Pelican Bay Capital Management attempts to achieve this dual mandate by only investing in asset classes that by themselves offer a current dividend yield that is greater than either the dividend yield of the S&P 500 or 10-year U.S. Treasury. In our view, elevated income can add stability to a portfolio and maximize the benefits of compounding through reinvestment.
We then construct a portfolio of these high-yielding asset classes with an emphasis on minimizing correlation of the overall portfolio and maximizing its diversification beyond the typical 60/40 stock/bond portfolio. We finally add a valuation overlay that we utilize across all our portfolios. We allocate a larger position weighting to the most undervalued and attractive investment opportunities, while avoiding owning overpriced assets.
Please note: The Phoenix Portfolio is only available to “Qualified Clients” pursuant to section 205(e) of the Investment Advisors Act of 1940 and section 418 of the Dodd-Frank Act.
The Phoenix Fund kicked off the second quarter with strong results in April. We became more encouraged after a healthy portion of our companies reported good first quarter results. However, this progress reversed in May following the resumption of trade disputes and what seemed to be a unilateral move to de-risk by other investors.
Many of the gains we saw immediately following earnings announcements quickly eroded as the market mood turned bearish. In fact, many of our holdings jumped 10% or more on the day of their earnings announcements. For example, GoGo wireless jumped from $5 to $6 per share in early May after reporting strong results. But the stock subsequently fell to a low of $4 per share by mid-June with absolutely no incremental news or reports.
The complete risk off-mode that commandeered the markets after Trump’s trade spats spared none of our names except for Turkcell, which was our only stock that increased during the month of May.
On a positive note we believe the portfolio is poised to bounce back strong in Q3 as we get further updates on results from our companies. GoGo Wireless, Maxar Technologies, Asure Software, NN Inc and Hovnanian have already made good strides in turning their companies around and we wouldn’t be surprised if they produced large gains this quarter.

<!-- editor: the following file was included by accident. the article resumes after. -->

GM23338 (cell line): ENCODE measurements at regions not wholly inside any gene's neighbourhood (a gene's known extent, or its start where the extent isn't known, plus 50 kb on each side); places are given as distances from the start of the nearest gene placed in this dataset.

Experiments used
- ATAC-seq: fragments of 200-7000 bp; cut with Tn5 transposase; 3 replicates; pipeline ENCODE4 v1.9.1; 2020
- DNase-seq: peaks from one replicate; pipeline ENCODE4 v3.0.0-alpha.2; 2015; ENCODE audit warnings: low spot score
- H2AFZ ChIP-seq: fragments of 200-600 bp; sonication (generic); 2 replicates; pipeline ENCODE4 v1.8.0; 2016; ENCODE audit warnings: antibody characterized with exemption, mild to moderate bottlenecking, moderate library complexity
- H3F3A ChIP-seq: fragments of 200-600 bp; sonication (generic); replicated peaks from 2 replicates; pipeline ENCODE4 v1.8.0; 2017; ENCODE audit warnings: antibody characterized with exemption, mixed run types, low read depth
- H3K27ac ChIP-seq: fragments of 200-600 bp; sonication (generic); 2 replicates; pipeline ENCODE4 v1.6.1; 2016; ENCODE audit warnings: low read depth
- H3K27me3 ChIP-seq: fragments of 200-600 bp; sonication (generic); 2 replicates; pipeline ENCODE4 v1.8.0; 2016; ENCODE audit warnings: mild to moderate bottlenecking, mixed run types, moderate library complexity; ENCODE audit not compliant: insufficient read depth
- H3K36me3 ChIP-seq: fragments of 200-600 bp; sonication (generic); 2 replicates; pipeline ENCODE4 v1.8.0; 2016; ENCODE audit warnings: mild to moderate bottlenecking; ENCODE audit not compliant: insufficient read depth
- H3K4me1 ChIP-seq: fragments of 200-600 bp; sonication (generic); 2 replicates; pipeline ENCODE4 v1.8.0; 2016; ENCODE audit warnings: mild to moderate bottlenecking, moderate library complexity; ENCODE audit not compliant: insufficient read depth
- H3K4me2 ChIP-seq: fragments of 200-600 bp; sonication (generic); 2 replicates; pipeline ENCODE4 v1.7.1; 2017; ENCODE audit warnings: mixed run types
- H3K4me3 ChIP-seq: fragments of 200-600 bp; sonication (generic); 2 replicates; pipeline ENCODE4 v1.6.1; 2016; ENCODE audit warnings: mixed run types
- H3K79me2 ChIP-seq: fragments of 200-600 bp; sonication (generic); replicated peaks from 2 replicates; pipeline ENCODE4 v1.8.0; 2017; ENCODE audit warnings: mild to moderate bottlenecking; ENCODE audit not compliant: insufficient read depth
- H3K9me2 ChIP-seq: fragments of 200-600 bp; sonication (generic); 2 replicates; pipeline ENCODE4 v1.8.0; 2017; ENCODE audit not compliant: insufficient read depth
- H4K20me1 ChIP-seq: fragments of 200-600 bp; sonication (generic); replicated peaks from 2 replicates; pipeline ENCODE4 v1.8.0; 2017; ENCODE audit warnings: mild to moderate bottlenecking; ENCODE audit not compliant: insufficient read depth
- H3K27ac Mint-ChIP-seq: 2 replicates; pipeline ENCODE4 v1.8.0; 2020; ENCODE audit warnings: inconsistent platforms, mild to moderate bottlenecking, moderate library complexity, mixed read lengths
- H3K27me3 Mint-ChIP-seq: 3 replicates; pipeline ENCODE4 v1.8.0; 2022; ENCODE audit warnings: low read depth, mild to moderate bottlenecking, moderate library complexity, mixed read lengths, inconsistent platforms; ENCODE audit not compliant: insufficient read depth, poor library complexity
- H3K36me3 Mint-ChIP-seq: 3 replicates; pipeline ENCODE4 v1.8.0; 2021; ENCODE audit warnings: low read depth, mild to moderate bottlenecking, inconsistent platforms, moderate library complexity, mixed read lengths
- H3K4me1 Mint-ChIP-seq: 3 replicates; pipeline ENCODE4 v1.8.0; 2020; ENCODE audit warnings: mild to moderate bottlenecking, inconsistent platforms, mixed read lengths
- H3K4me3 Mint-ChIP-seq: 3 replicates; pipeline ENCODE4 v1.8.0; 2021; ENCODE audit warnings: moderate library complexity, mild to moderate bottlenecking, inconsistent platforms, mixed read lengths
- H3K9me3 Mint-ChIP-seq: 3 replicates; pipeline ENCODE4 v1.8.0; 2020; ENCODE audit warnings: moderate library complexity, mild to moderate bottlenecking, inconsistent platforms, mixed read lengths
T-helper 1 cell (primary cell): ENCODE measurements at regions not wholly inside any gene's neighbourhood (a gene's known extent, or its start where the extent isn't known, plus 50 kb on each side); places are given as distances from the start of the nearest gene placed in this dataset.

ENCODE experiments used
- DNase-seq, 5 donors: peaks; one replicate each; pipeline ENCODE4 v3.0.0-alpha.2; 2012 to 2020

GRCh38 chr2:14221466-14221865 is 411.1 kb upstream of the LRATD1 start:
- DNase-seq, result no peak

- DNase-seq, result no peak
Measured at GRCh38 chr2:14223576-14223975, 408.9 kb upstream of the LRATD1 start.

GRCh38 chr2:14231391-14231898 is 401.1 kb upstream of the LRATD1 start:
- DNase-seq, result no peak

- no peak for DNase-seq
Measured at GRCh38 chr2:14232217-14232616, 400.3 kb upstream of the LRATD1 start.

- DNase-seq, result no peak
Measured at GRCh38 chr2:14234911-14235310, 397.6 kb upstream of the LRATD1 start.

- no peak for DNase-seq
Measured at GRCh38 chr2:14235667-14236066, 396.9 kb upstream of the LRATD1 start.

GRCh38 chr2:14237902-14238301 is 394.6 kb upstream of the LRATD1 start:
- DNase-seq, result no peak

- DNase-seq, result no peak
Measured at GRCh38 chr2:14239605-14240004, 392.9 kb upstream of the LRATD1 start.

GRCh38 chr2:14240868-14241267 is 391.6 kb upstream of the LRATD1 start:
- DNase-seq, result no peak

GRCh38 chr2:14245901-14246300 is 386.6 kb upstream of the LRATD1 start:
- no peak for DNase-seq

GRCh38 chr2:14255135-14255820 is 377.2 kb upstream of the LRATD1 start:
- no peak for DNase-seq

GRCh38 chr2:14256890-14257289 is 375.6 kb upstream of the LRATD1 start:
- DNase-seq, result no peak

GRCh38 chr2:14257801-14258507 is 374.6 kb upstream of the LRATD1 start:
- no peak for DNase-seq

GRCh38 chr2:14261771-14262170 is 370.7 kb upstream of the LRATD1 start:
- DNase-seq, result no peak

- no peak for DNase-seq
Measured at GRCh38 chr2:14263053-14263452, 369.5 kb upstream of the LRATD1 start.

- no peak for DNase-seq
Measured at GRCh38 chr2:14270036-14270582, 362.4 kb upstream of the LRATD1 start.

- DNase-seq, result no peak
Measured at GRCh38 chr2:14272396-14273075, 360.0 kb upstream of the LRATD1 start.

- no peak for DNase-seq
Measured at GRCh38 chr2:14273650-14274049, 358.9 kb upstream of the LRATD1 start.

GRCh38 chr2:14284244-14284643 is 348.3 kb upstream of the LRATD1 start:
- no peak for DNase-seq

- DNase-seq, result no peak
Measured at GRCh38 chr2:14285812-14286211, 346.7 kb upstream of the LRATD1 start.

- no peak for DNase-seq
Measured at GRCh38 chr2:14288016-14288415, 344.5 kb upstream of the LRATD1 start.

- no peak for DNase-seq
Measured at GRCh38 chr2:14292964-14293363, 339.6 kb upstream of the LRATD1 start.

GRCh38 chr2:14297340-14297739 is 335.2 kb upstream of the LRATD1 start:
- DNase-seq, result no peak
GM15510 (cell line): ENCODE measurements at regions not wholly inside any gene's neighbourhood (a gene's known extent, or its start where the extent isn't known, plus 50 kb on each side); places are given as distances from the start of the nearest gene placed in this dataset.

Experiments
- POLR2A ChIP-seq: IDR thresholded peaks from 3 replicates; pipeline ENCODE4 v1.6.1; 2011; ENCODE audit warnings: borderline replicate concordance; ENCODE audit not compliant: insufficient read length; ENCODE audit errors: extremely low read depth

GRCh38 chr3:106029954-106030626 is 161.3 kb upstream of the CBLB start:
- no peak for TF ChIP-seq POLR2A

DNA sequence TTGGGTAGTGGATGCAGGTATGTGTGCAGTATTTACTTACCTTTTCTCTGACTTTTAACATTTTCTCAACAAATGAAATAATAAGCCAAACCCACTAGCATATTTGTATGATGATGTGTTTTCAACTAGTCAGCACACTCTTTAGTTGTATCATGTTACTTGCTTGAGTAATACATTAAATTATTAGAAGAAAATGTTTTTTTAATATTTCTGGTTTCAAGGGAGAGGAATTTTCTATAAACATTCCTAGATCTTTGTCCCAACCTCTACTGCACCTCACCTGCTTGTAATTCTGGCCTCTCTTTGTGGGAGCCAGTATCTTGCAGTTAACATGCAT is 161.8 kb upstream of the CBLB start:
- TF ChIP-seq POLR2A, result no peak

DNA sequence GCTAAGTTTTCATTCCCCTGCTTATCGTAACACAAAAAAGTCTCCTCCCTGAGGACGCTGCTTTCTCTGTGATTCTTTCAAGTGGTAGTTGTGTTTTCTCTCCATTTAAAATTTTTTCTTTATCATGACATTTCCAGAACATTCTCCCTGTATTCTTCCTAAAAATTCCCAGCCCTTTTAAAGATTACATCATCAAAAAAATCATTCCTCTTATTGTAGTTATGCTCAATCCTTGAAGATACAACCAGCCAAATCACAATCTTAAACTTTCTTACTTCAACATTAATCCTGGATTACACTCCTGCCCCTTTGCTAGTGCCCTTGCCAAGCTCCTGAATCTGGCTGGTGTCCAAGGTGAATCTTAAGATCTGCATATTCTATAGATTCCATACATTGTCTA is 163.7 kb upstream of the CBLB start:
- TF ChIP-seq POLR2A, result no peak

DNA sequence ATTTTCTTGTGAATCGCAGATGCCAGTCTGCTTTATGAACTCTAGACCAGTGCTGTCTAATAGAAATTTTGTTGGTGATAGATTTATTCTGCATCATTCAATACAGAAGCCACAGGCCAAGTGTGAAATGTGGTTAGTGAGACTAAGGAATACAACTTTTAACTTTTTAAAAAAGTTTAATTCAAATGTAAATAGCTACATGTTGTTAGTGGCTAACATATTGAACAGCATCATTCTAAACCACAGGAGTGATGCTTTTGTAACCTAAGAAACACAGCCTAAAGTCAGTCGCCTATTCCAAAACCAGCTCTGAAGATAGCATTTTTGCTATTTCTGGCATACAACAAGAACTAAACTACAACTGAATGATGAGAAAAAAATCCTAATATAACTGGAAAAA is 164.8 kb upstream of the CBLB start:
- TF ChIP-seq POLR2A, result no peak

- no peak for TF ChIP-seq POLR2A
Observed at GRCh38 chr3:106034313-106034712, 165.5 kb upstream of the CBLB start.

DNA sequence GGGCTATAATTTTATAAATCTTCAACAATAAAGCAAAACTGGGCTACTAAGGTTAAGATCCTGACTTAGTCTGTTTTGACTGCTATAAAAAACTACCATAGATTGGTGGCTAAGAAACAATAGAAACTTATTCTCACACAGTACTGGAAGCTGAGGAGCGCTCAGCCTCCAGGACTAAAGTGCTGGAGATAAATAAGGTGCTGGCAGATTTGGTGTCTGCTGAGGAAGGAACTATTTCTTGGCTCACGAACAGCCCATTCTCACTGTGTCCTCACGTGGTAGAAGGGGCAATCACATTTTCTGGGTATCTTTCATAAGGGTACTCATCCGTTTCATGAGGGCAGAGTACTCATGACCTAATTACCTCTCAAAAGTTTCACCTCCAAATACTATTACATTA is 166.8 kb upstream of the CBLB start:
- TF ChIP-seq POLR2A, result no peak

The most important takeaway is that much of the negative stock movements we saw in the second quarter are short-term in nature and reflect some of the risks the portfolio is taking when market sentiment deteriorates. The market action in May reminded us of the difficult markets we saw last November and December. As you recall, that period of market turbulence resulted in a sharp recovery in risk assets in the subsequent months.
Portfolio Structure Adjustments
Before we dive into a more detailed discussion of our results, we want to address some changes we have made in managing the portfolio. The selloff in May gave us an excellent opportunity to refine our portfolio construction methodology.
Since launching the Phoenix fund last November, we have observed that winners weren’t having the impact we desired. We were over diversified with 25-30 stocks and too much of our risk was concentrated in the top end of the portfolio. Both of these influences were dragging down the performance. We realized it was necessary to adjust our initial process for selecting position sizing and weighting.
The Phoenix Fund portfolio was constructed knowing full well that investing in low-priced levered stocks is a high-risk endeavor. There would be situations where we overestimate the ability of a company to recover or avoid bankruptcy. To mitigate this risk, a few real big winners is necessary to offset these losses. We thought the best way to accomplish this was solely through diversification and placing as many bets as possible. We also gave larger position weights to those ideas that had the greatest upside, since we needed the real big winners to be higher in the portfolio to have their needed impact.